Wang Lab

Principal Investigator: Jiwu Wang, PhD  

email: jiwuwang at scintillon dot org

Research Focus: RNA-related cellular processes, iPSC, artificial organelles, machine learning in diagnostics

RNA-related cellular processes. My team has been studying the molecular biology of RNA-related cellular processes, such as pre-mRNA splicing, RNA interference (RNAi), microRNA (miRNA) in developmental control, and mRNA as a platform for transgene.

Many of our most exciting research projects were derived from what we had learned about RNA. We are performing experiment in order to answer questions such as: can we use mRNA as the genetic codes to select antibodies by an in vitro display or transcriptome sequencing?  Can protein factors that are critical in vivo be delivered in the form of modified mRNAs instead of recombinant proteins?  Can we use transfected mRNA/miRNA to determine in vitro cellular fate instead of using growth factors and small molecules for better specificity? Can we use only RNA molecules to edit the chromosome of mammalian cells in order to maintain the protocol completely footprint-free, similar to what we have demonstrated for induced pluripotent stem cell (iPSC) production?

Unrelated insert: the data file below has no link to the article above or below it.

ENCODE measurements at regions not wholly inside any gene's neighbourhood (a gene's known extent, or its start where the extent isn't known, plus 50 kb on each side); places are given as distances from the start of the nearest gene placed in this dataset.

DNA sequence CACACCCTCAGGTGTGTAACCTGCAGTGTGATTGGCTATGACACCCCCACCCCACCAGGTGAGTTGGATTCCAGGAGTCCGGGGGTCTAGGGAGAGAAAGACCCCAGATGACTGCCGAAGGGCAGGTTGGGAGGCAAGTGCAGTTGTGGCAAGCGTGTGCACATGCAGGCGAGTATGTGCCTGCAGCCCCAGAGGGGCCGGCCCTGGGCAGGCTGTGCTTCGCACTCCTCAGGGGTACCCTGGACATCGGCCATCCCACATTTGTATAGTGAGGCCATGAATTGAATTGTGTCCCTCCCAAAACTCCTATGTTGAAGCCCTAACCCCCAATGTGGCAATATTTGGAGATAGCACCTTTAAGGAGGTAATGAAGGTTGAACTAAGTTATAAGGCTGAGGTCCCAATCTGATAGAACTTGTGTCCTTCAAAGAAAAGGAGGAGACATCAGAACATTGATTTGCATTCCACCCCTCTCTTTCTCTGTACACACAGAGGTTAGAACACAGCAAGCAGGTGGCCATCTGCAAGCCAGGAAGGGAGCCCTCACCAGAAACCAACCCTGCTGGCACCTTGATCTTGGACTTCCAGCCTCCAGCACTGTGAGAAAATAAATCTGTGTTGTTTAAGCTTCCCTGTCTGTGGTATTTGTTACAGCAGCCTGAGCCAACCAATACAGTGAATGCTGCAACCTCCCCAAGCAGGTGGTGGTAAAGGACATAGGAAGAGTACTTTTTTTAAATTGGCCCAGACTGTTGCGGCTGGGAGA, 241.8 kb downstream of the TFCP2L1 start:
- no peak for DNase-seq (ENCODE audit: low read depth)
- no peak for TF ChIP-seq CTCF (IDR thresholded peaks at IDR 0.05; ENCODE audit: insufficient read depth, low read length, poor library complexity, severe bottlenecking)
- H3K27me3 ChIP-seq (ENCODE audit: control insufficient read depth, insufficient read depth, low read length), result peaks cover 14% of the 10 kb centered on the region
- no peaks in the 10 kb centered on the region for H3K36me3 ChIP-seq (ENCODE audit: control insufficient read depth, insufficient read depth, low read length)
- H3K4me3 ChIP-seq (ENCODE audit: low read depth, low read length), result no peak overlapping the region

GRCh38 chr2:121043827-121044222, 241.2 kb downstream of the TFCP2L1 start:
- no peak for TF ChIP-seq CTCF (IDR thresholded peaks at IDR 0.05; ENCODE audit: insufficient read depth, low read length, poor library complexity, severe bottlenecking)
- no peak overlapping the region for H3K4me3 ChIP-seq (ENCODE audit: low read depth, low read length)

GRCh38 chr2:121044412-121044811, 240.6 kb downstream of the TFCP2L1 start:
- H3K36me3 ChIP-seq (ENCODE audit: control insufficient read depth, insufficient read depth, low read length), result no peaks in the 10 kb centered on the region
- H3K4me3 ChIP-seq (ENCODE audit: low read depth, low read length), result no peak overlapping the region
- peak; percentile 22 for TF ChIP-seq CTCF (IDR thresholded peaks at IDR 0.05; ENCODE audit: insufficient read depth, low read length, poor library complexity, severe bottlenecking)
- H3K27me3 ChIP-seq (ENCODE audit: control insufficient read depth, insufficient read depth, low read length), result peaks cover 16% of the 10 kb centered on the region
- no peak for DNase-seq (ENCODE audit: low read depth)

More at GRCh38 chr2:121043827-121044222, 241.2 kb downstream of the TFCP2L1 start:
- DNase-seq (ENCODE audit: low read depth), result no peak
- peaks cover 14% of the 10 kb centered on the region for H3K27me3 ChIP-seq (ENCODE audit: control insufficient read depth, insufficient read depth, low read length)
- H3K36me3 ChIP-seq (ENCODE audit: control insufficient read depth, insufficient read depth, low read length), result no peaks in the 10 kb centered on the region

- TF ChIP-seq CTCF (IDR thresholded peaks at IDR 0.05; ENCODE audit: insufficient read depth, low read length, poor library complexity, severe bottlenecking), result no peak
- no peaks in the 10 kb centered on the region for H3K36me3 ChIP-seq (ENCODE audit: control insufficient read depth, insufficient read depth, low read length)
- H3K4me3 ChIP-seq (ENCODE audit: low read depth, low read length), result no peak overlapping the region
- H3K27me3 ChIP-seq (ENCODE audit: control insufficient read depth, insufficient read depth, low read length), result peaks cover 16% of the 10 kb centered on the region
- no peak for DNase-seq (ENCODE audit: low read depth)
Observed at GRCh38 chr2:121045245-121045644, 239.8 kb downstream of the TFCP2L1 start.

Cell differentiation. We are also curious about how gene expression cascades control cell differentiation, in conjunction with miRNA networks, particularly in adipogenesis.  Our method of investigating obesity and diabetes development has been to analyze adipocytes from healthy vs patients through bioinformatics analysis. We plan to apply our recently developed iPSC technologies, with knocked-in biomarkers using our superior fluorescent proteins (FPs), to follow fat cell development.

One of our aims is to create brown fat cells (BFCs, the good fat cells) from patient-specific iPSCs that can be ultimately applied to patients. We use similar strategies to study how iPSCs differentiate into neuronal cells, cardiomyocytes, hepatocytes, muscle cells, etc. Recently, we showed that stem cells can be turned into platelets on a scale potentially suitable for clinical applications.